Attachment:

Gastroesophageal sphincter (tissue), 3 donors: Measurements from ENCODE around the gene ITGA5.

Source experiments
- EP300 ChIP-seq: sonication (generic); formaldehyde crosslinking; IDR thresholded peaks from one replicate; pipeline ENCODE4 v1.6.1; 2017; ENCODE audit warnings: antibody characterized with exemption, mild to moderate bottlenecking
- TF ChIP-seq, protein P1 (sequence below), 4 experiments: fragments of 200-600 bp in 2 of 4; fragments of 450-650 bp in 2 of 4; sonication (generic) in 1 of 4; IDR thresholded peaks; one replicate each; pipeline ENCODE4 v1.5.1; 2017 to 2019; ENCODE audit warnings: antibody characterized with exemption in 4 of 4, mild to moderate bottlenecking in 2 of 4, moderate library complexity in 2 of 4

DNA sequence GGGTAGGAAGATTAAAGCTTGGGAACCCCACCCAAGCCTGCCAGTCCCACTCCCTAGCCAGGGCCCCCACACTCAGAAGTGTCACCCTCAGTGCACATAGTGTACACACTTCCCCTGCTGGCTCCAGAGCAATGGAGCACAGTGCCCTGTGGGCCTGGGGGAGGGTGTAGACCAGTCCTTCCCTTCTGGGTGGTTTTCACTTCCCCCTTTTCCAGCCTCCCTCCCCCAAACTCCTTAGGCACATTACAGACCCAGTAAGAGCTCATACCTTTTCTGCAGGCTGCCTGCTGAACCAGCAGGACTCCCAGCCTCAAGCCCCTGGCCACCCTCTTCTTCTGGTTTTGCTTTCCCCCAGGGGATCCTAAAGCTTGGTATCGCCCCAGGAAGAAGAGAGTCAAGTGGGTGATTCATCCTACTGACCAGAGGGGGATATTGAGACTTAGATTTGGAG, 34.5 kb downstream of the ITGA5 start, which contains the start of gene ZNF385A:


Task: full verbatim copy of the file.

Gastroesophageal sphincter (tissue), 3 donors: Measurements from ENCODE around the gene ITGA5.

Source experiments
- EP300 ChIP-seq: sonication (generic); formaldehyde crosslinking; IDR thresholded peaks from one replicate; pipeline ENCODE4 v1.6.1; 2017; ENCODE audit warnings: antibody characterized with exemption, mild to moderate bottlenecking
- TF ChIP-seq, protein P1 (sequence below), 4 experiments: fragments of 200-600 bp in 2 of 4; fragments of 450-650 bp in 2 of 4; sonication (generic) in 1 of 4; IDR thresholded peaks; one replicate each; pipeline ENCODE4 v1.5.1; 2017 to 2019; ENCODE audit warnings: antibody characterized with exemption in 4 of 4, mild to moderate bottlenecking in 2 of 4, moderate library complexity in 2 of 4

DNA sequence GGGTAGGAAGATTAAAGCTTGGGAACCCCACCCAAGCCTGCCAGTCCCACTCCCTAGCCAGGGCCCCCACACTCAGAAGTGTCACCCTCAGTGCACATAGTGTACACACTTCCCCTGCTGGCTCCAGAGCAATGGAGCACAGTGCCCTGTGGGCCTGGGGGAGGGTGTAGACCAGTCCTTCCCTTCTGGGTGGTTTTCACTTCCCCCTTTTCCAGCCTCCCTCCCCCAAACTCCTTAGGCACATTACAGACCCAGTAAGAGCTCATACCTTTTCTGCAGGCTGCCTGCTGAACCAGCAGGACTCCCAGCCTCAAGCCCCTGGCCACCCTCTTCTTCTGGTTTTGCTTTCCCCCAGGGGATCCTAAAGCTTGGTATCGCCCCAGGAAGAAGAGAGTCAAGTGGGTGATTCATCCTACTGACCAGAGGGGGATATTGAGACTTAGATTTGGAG, 34.5 kb downstream of the ITGA5 start, which contains the start of gene ZNF385A: